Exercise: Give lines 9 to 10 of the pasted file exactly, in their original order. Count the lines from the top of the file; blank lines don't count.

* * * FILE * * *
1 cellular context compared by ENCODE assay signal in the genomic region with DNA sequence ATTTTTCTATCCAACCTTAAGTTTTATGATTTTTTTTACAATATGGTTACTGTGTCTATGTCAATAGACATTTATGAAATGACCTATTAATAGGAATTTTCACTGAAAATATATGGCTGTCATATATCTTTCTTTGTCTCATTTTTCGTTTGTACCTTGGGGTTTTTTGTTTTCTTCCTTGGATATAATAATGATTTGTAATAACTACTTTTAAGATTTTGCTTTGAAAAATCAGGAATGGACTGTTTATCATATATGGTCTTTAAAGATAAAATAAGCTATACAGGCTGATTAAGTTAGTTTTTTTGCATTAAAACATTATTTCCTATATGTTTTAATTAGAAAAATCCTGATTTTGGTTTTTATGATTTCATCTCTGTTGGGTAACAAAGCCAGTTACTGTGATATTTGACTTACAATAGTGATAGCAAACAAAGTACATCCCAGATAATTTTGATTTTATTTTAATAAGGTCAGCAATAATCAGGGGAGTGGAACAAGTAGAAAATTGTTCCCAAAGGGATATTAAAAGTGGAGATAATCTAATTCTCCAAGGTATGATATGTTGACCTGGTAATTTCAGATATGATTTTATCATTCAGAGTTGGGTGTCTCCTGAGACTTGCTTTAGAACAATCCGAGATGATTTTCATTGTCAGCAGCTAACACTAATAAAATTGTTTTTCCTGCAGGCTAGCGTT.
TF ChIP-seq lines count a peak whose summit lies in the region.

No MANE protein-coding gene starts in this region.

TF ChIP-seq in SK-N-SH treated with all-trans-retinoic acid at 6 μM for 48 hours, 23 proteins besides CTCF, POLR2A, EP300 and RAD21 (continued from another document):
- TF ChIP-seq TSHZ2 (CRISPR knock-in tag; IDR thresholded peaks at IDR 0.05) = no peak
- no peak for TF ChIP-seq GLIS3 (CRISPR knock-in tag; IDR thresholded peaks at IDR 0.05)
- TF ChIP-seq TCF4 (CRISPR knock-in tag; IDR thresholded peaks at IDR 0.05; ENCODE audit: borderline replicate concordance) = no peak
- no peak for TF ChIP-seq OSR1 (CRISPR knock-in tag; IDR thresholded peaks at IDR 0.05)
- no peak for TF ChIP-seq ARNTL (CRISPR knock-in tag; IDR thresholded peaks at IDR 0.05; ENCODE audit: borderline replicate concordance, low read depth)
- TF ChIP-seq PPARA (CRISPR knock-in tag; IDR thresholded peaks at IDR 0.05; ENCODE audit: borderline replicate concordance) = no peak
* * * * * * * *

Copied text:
- no peak for TF ChIP-seq ARNTL (CRISPR knock-in tag; IDR thresholded peaks at IDR 0.05; ENCODE audit: borderline replicate concordance, low read depth)
- TF ChIP-seq PPARA (CRISPR knock-in tag; IDR thresholded peaks at IDR 0.05; ENCODE audit: borderline replicate concordance) = no peak